I know of a recent incident in which youngsters who attend a church were waiting on a bus to take them on a church camp for young people and they were assaulted while waiting. While I cannot condone the action of the three young men who retaliated and assaulted the security guard, it was established that the youngsters were doing nothing wrong while waiting for the bus.

The church hall was rented by outside interests for a function. They brought their own security guards, who were oblivious to the fact that its church members are entitled to be on the compound. The situation got serious and the police were called in, but it was resolved without charges being pressed.

At the police station the security guard kept saying that he was only doing his job. If he was speaking the truth, does this mean that his guard company taught him to unlawfully assault citizens? I believe that an investigation should be done on all aspects of the guard training in these security companies.

In any event, it smacks of neo-colonialism — a problem that we should have seen the back of after being politically independent for such a long time. Part of the problem is that it seems that it is not every political party while in Government is in favour of seeing to the diminishing of neo-colonialism and mental slavery.

Then there is the matter of the beaches. In 1956 National Hero Norman Washington Manley, as chief minister, piloted a Bill through the legislature called the Beach Control Authority Act to ensure that everyone had access to the beaches. But today, just as in colonial times, once again black people cannot access beaches reserved for 'baccra”. Both the Jamaica Labour Party and the People's National Party are guilty of allowing this to happen.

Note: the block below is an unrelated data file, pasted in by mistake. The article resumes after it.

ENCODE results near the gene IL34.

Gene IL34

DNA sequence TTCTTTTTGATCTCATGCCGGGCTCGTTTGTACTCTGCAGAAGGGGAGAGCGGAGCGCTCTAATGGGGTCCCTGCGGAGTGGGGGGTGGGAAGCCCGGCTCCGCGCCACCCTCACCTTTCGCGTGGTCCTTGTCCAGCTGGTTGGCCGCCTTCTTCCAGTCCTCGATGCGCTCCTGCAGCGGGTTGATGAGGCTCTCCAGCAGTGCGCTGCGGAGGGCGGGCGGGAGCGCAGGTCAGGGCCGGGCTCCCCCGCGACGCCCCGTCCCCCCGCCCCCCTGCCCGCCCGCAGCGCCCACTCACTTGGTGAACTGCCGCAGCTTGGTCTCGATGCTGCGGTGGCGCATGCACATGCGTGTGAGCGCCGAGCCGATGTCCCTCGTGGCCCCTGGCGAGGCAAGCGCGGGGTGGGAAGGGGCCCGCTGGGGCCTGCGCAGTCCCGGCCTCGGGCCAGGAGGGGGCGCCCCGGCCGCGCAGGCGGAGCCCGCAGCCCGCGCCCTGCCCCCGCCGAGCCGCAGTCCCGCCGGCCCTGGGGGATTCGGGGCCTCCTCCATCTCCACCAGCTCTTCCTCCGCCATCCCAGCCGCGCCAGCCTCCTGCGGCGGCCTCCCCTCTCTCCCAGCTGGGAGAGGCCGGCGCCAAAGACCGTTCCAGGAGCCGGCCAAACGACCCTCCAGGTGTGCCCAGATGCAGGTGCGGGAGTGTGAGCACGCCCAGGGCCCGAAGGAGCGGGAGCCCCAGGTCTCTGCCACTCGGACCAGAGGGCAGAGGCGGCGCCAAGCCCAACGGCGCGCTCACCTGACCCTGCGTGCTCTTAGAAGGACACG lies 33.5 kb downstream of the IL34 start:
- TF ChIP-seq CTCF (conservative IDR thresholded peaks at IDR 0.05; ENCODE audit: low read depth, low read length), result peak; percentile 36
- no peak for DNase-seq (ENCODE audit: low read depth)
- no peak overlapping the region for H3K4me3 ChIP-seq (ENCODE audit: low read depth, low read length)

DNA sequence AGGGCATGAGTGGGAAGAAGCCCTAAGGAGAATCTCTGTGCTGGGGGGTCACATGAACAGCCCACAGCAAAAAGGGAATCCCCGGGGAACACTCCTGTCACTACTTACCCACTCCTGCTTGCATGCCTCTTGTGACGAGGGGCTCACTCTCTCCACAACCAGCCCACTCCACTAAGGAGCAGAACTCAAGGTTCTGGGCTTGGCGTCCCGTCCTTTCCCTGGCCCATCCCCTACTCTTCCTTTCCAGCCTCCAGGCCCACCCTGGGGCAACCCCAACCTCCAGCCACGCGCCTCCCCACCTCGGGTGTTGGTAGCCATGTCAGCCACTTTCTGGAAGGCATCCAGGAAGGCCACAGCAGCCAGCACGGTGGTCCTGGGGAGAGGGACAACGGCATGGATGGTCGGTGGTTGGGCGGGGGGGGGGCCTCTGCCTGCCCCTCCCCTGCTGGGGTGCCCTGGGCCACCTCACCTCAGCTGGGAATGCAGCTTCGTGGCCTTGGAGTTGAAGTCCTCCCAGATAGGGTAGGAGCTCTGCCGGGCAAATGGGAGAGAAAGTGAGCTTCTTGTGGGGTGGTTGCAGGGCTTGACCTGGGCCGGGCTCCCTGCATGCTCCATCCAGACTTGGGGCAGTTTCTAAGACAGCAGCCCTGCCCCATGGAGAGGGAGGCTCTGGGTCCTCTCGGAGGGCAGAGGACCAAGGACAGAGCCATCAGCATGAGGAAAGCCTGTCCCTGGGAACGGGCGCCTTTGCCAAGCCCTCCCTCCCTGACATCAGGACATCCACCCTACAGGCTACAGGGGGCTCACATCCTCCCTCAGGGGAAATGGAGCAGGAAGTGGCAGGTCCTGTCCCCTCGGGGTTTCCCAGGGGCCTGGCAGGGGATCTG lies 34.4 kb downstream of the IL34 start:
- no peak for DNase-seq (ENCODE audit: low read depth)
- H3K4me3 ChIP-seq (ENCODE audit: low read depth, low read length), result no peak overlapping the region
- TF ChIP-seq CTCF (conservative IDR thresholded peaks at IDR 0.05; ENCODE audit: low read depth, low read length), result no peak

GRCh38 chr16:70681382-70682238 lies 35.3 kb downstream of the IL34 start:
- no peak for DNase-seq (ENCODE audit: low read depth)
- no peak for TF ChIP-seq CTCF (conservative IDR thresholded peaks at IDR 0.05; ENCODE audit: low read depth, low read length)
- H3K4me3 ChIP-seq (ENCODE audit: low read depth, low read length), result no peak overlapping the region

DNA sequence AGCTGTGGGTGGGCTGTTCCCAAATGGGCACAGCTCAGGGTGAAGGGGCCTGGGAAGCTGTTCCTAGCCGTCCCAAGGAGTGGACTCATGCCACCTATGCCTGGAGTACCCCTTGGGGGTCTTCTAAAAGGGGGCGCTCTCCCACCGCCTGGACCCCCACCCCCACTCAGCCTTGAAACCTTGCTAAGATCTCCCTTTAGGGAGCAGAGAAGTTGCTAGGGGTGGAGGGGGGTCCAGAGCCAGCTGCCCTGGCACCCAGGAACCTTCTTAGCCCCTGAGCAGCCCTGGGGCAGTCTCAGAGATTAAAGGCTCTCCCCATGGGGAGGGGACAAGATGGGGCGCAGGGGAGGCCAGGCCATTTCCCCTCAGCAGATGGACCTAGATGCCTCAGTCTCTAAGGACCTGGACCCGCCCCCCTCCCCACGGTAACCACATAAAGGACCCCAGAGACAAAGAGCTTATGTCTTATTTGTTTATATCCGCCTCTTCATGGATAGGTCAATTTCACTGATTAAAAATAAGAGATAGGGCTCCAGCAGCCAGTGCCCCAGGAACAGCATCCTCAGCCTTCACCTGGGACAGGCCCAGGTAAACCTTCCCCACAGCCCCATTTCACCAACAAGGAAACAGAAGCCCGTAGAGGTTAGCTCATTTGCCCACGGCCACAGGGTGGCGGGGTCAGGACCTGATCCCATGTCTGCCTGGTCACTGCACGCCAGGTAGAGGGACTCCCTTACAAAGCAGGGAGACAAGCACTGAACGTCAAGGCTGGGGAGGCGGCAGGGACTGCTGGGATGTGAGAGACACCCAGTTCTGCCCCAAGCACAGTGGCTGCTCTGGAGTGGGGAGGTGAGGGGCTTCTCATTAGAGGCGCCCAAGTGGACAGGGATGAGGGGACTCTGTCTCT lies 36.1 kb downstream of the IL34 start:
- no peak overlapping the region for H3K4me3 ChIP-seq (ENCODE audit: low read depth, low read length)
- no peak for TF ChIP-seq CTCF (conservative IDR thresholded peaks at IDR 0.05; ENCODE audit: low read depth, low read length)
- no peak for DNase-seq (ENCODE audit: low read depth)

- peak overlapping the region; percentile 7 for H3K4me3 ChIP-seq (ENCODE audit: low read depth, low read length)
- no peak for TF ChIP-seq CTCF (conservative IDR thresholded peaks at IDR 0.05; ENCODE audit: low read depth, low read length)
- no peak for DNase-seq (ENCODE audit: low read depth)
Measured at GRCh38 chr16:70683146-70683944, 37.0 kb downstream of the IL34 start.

Part of neo-colonialism in just about all of the former colonies of Great Britain all over the world is this terrible business of corruption. It was the late Professor Sir Arthur Lewis who remarked after the passing of National Hero Norman Washington Manley that it is only when West Africa is able to produce politicians of high integrity like Norman Manley that West Africa will truly develop.

Co-operative businesses are the way forward for Jamaica, but it is a struggle while dealing with the neo-colonial mentality of disunity. Still, it has to be done because it is the only way. It reminds me of the days before Jamaica had highways.

In the 1960s, a car with tourists was going through the narrow Junction main road from Constant Spring in St Andrew to Annotto Bay in St Mary. One of the tourists asked: Where do the trucks and trailers go to get from one place to the other? To which the driver replied: “Nuh de same road, Sahr; we nuh ha' no odda else road.”

Similarly, we have a struggle to really get producers and service cooperatives going in Jamaica, but it is the only way to empower the poor.

Michael Burke is a research consultant, historian and current affairs analyst. Send comments to the Observer or ekrubm765@yahoo.com.